Suzanne Venker's "pro-marriage" message on Fox News.
“Financial independence is a great thing, but you can’t take your paycheck to bed with you.”
Thus speaketh Suzanne Venker in a charming apologia for domestic servitude published this week entitled “Why Women Still Need Husbands”. She’s the spokesperson for a US website called “Women for Men”, a social commentator unencumbered by an objective appreciation of reality, and an avowed anti-feminist. Venker holds the kind of convenient “boys don’t make passes at smart girls in glasses” opinions that get you on Fox News in the US
She’s back on TV this week discussing the interview in a clip that’s gone viral, advocating her latest skull-smack-wood brand of advice to American women. Her central message is that if you wish to be happy - drop your career, stop fighting for equality, find a husband and become financially dependent on him, while doing all of his housework and raising his kids. For Venker and Fox, you see, there’s just no girl as happy as an indentured domestic slave girl. I am writing this article so you don’t have to rage-blister your eyeballs by reading hers: Venker’s advocacy of women eschewing careers and financial independence cites benefits like the chance to “make more time for exercise”. I suppose this is because there is no man so unhappy as one paying for a slave girl whose buns are not tight.
Suzanne Venker appears on Fox News to discusse her article.
Certainly, Suzanne Venker is posing the right question when she asks how women “can gain more control over their lives”, but her answer to allow one’s hunted-down husband to “bring home the bacon” so he can enjoy “a sense of purpose” while you scrub the skidmarks out of his underpants, stay buff and bang him for spare change is the nonsense of Opportunistic Fox Bananaland.
That so many women feel so disempowered and stressed by competing demands of public and private life is not, of course, an individual issue remedial with the application of one husband, but as a syndrome caused by social factors that have to be addressed collectively. Here are the four things women need far bloody more than any individual husband, boyfriend or man-bot could ever provide.
1. Free, Accessible Childcare
Government-provided childcare enables families to make practical and shared choices around parental leave, work commitments and career development as well as socialises children among one another, provides them with early-onset educational benefits, and creates networks for the families of an entire community. Why millions of dollars are being committed to a parental leave scheme that benefits only a handful of women well when it could be directed to childcare and therefore benefit the whole community extremely well is as suspicious as it is impractical. That the heavily female-dominated childcare work industry has just been denied yet another payrise is shameful in its disregard of the benefits that quality childcare provides everyone.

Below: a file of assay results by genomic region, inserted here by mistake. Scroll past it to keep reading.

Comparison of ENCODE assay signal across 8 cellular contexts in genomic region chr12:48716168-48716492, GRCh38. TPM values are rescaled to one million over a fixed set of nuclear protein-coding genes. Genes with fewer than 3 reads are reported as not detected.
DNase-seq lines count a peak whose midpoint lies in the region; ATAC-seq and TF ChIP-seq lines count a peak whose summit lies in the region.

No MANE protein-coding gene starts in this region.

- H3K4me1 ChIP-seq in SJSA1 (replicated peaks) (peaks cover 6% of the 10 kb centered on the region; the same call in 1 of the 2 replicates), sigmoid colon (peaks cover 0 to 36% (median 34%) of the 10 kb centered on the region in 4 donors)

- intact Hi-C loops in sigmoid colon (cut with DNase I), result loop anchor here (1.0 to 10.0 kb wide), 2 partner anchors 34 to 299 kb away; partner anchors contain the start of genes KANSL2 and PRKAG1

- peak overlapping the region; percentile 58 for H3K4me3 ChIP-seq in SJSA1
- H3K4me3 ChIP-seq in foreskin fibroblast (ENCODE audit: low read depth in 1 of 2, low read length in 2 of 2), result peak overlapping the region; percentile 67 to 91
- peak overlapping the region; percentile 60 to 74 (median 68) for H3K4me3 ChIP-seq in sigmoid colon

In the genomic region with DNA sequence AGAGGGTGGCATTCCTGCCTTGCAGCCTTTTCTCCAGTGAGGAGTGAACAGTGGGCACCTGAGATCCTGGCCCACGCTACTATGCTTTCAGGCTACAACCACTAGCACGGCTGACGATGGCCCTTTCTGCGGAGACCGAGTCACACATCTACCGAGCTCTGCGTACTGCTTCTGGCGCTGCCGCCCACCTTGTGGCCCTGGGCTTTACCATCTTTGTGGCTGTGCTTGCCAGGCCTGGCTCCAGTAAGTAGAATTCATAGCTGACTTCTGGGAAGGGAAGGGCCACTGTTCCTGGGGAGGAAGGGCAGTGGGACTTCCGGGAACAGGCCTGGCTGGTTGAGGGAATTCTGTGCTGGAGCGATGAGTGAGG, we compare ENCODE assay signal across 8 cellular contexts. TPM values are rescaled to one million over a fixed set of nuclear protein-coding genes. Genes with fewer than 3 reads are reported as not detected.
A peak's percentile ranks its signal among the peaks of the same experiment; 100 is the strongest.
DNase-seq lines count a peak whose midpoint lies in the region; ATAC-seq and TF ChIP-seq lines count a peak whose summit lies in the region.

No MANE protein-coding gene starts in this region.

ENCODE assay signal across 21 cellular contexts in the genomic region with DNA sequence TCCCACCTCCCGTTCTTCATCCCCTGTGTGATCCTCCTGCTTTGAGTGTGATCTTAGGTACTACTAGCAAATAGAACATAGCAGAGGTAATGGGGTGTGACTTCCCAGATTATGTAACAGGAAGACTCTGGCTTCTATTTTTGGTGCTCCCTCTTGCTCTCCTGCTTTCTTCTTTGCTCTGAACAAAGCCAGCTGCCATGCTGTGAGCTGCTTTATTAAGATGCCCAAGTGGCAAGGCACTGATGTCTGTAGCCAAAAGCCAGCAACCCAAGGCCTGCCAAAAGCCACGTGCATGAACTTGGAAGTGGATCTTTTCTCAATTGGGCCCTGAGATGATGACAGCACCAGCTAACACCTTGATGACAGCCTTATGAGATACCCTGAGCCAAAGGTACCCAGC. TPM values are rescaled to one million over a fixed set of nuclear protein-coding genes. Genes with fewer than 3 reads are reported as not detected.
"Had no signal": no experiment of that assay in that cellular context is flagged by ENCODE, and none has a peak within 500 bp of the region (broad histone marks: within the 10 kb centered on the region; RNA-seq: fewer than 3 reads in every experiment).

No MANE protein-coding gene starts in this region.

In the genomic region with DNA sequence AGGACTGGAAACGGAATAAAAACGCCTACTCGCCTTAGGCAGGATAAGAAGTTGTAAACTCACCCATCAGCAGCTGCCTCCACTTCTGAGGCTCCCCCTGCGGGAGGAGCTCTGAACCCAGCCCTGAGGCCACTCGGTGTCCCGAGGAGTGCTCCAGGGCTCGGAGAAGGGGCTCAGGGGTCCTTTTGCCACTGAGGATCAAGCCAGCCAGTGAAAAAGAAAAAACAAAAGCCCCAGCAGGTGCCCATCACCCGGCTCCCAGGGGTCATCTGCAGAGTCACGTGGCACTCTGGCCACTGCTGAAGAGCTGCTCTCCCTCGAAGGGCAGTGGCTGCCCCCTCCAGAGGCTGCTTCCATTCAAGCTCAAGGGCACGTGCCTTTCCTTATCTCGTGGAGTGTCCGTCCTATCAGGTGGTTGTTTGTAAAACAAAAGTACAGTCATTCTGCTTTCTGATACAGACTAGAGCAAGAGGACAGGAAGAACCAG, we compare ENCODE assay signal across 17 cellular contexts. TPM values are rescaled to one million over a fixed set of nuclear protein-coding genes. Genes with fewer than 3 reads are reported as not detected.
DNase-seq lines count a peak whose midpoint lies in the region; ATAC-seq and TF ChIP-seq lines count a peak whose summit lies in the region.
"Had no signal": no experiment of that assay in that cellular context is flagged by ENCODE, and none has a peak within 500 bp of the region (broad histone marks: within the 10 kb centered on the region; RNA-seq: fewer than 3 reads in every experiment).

2. Equal Pay
“Unlike women, a man’s identity is inextricably linked to his paycheck. That’s how most men feel a sense of purpose,” writes Venker, for whom size really does matter as she equates a desire for more and more money an “integral part of masculinity”. Perhaps it's Venker’s persistent, dark ages belief that a penis is so “integrally” related to an income which is one of the other great causes of women’s stress – the gender pay gap which in her own home of the United States sees women, despite the law, receiving 23% less income than men for doing the same job. In Australia, it’s up to 32.3% in some industries – and widening.
3. Social Parity
While women remain underrepresented in cultural depictions, positions of leadership and in non-traditional industries, the social status of women remains less than that of men, making women vulnerable to insidious sexism, discrimination and gendered abuse. While women are portayed as objects and not subjects by culture – as “love interest” rewards for masculine heroic achievement in mainstream narratives and cum-canvasses in the overwhelming majority of porn – women are therefore treated as objects, generalized, stereotyped, and socially unconsidered. This leads not just to the stress of being invisible in the workplace, ignored for promotions, burdened with stereotyped expectations like a capacity for “multi-tasking” (aka doing more work for less money). It’s also the financial pressure of keeping up idealized physical appearances as well as fear of the ultimate gender objectification: rape and sexual assault. Suzanne Venker would do well to remember that majority of violent crimes against women are committed by the spouses she encourages us “to lean on”.
4. Reproductive Rights
It’s a significant cause of stress for women that their right to determine whether to become mothers or not is a choice that governments around the world are progressively trying to deny them. The demands of motherhood aren’t always chosen and sometimes not shared: gender roles purported by the likes of Suzanne Venker persistently represent parenting as a female role, and therefore culturally enable too many men to eschew equal parenting responsibility without consequence. To deny the right of every child to be wanted and every mother willing by denying women their reproductive agency for ascribing “personhood” to foetuses is fomenting in legislation such as Zoes’ Law in New South Wales and the activism of renegade anti-choice MP Geoff Shaw in Victoria. With a threatened return to the coathanger era of reproduction politics, is it any wonder women are stressed?